Sous-vide, French for “under vacuum”, is a method of cooking food sealed in airtight plastic bags in a water bath for a long time—72 hours is not unusual—at an accurately determined temperature much lower than normally used for cooking, typically around 60 °C or 140 °F. The intention is to maintain the integrity of ingredients and achieve very precise control of cooking.
By cooking the food at a precise temperature, foods are cooked to perfection every time. You may decide that the ideal temperature for the interior of a cut of beef is 140 degrees, but by using any traditional cooking method, no matter how good the chef is, it’s pretty hard to hit that number exactly right every time, and there can sometimes by some considerable difference between the ideal and the reality. With sous vide cooking, a food wanted at 140 degrees, will be cooked at 140 degrees in simmering water, and because the cooking medium is not hotter than the desired temperature, the food can never be overcooked, no mater how long it’s left in.
The second reason that chefs love this is for the intensity of flavoring possible. The food effectively cooks in its marinade, and since it’s vacuum sealed into the meat, the effects of the seasoning are more pronounced. Additionally, because the food is cooked under a vacuum, the natural juices are unable to escape from the meat, and the resulting food is much more succulent.
Thirdly, the technique allows for a manipulation of food that is not really possible in any other way. Take short oxtail for example. A really delicious and flavorful cut of meat…but also very chewy, and as such the only way to cook it and make it tender is to braise it low and slow, and keep cooking it until it is thoroughly well done, and all of the collagen in the meat is transformed to gelatin. Trying to eat a medium ox cheek cooked conventionally would be close to impossible. But using sous vide, the ox cheek can be cooked over a very low heat for many many hours, and during this very long and slow cooking, the collagen eventually transforms to gelatin, and what you get is the texture of a sirloin steak, and the incomparable beefy flavor of ox cheek. Pretty remarkable stuff.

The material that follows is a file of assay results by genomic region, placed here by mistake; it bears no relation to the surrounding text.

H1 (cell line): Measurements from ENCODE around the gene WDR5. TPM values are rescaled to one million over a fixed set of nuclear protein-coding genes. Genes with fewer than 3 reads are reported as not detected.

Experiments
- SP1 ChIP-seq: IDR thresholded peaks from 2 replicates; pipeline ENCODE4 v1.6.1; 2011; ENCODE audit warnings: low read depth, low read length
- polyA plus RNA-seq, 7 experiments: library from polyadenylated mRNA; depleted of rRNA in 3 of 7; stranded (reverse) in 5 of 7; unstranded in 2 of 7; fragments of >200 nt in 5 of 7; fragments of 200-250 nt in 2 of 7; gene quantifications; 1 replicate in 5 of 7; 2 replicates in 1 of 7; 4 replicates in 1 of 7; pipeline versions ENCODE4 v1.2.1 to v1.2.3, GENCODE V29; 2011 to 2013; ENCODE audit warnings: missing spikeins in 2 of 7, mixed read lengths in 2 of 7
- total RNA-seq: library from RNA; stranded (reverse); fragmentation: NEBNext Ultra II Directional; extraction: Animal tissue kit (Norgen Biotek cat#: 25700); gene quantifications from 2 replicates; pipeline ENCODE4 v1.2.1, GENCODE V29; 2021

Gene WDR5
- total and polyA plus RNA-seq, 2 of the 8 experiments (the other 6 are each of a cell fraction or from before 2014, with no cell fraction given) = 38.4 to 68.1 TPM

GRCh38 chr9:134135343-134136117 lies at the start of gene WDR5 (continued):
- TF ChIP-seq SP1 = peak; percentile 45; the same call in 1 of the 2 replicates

Cooking at lower temperatures for extended periods of time also has these benefits:
- Minimal loss of moisture and weight
- Preservation of flavour and aroma as water soluble substances – especially aromatics – are not lost
- Flavours are enhanced, colours retained and little or no salt is required
- Nutrients are preserved as water-soluble minerals are not leached into cooking water, as cooking in a vacuum bag eliminates this
- Research has shown that sous vide gives the highest retention of vitamins vs. steaming and boiling
- Little additional fat is required during cooking
- Consistent results every time a dish is cooked
Professionals cook vacuum sealed food in water baths originally designed for laboratory usage, and these water baths can maintain the precise temperatures wanted for as long as needed.
The vacuum sealed meats can also be held without spoilage for far longer than usual, which is another thing that restaurants love, but this does raise some concerns of botulism.